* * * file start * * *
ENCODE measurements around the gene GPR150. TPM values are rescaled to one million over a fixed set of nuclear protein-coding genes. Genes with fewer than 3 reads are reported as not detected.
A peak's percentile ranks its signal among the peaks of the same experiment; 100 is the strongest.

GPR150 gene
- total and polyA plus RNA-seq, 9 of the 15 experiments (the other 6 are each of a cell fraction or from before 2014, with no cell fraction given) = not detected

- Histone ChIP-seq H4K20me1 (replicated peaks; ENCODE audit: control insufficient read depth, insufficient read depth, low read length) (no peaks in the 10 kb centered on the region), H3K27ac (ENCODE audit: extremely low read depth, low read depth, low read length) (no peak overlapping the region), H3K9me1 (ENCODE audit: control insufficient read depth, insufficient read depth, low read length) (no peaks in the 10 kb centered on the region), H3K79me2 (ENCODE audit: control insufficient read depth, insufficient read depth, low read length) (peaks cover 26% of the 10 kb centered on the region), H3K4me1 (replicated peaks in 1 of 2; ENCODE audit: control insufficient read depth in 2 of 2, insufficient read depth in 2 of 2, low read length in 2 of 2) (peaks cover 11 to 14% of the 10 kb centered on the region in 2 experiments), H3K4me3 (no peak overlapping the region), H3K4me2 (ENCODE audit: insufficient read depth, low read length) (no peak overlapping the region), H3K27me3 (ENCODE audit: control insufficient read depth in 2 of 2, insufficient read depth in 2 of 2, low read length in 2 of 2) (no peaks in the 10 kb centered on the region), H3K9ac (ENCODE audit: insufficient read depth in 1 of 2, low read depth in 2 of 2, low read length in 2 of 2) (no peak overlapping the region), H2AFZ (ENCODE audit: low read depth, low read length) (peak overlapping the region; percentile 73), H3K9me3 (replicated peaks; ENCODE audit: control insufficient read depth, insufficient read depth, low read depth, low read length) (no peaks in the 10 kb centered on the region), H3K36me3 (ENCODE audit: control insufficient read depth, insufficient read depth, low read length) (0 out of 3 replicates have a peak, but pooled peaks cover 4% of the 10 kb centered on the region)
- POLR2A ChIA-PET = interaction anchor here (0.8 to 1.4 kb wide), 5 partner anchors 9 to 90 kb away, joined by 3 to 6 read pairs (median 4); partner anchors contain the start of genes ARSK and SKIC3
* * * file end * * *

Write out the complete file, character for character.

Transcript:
ENCODE measurements around the gene GPR150. TPM values are rescaled to one million over a fixed set of nuclear protein-coding genes. Genes with fewer than 3 reads are reported as not detected.
A peak's percentile ranks its signal among the peaks of the same experiment; 100 is the strongest.

GPR150 gene
- total and polyA plus RNA-seq, 9 of the 15 experiments (the other 6 are each of a cell fraction or from before 2014, with no cell fraction given) = not detected

- Histone ChIP-seq H4K20me1 (replicated peaks; ENCODE audit: control insufficient read depth, insufficient read depth, low read length) (no peaks in the 10 kb centered on the region), H3K27ac (ENCODE audit: extremely low read depth, low read depth, low read length) (no peak overlapping the region), H3K9me1 (ENCODE audit: control insufficient read depth, insufficient read depth, low read length) (no peaks in the 10 kb centered on the region), H3K79me2 (ENCODE audit: control insufficient read depth, insufficient read depth, low read length) (peaks cover 26% of the 10 kb centered on the region), H3K4me1 (replicated peaks in 1 of 2; ENCODE audit: control insufficient read depth in 2 of 2, insufficient read depth in 2 of 2, low read length in 2 of 2) (peaks cover 11 to 14% of the 10 kb centered on the region in 2 experiments), H3K4me3 (no peak overlapping the region), H3K4me2 (ENCODE audit: insufficient read depth, low read length) (no peak overlapping the region), H3K27me3 (ENCODE audit: control insufficient read depth in 2 of 2, insufficient read depth in 2 of 2, low read length in 2 of 2) (no peaks in the 10 kb centered on the region), H3K9ac (ENCODE audit: insufficient read depth in 1 of 2, low read depth in 2 of 2, low read length in 2 of 2) (no peak overlapping the region), H2AFZ (ENCODE audit: low read depth, low read length) (peak overlapping the region; percentile 73), H3K9me3 (replicated peaks; ENCODE audit: control insufficient read depth, insufficient read depth, low read depth, low read length) (no peaks in the 10 kb centered on the region), H3K36me3 (ENCODE audit: control insufficient read depth, insufficient read depth, low read length) (0 out of 3 replicates have a peak, but pooled peaks cover 4% of the 10 kb centered on the region)
- POLR2A ChIA-PET = interaction anchor here (0.8 to 1.4 kb wide), 5 partner anchors 9 to 90 kb away, joined by 3 to 6 read pairs (median 4); partner anchors contain the start of genes ARSK and SKIC3